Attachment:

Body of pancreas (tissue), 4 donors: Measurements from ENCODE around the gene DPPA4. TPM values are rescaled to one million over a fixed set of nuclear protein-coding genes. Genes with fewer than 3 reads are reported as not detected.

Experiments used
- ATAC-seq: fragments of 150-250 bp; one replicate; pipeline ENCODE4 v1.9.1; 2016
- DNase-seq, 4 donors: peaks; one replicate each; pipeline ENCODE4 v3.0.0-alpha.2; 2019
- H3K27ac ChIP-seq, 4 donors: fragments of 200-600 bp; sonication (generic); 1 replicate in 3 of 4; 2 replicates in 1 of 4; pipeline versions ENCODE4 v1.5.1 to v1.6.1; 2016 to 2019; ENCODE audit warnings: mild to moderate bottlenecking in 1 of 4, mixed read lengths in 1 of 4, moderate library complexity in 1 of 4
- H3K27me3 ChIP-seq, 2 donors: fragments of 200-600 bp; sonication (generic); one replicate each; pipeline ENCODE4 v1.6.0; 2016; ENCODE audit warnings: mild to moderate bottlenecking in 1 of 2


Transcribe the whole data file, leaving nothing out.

Body of pancreas (tissue), 4 donors: Measurements from ENCODE around the gene DPPA4. TPM values are rescaled to one million over a fixed set of nuclear protein-coding genes. Genes with fewer than 3 reads are reported as not detected.

Experiments used
- ATAC-seq: fragments of 150-250 bp; one replicate; pipeline ENCODE4 v1.9.1; 2016
- DNase-seq, 4 donors: peaks; one replicate each; pipeline ENCODE4 v3.0.0-alpha.2; 2019
- H3K27ac ChIP-seq, 4 donors: fragments of 200-600 bp; sonication (generic); 1 replicate in 3 of 4; 2 replicates in 1 of 4; pipeline versions ENCODE4 v1.5.1 to v1.6.1; 2016 to 2019; ENCODE audit warnings: mild to moderate bottlenecking in 1 of 4, mixed read lengths in 1 of 4, moderate library complexity in 1 of 4
- H3K27me3 ChIP-seq, 2 donors: fragments of 200-600 bp; sonication (generic); one replicate each; pipeline ENCODE4 v1.6.0; 2016; ENCODE audit warnings: mild to moderate bottlenecking in 1 of 2